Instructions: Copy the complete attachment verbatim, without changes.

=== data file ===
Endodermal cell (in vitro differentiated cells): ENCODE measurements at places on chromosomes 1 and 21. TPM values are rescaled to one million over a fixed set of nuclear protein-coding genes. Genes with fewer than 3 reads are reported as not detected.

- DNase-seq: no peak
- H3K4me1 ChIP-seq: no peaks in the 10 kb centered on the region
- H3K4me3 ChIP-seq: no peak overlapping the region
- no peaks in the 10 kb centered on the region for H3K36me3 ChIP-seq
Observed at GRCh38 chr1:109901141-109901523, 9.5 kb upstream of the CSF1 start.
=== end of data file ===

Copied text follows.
Endodermal cell (in vitro differentiated cells): ENCODE measurements at places on chromosomes 1 and 21. TPM values are rescaled to one million over a fixed set of nuclear protein-coding genes. Genes with fewer than 3 reads are reported as not detected.

- DNase-seq: no peak
- H3K4me1 ChIP-seq: no peaks in the 10 kb centered on the region
- H3K4me3 ChIP-seq: no peak overlapping the region
- no peaks in the 10 kb centered on the region for H3K36me3 ChIP-seq
Observed at GRCh38 chr1:109901141-109901523, 9.5 kb upstream of the CSF1 start.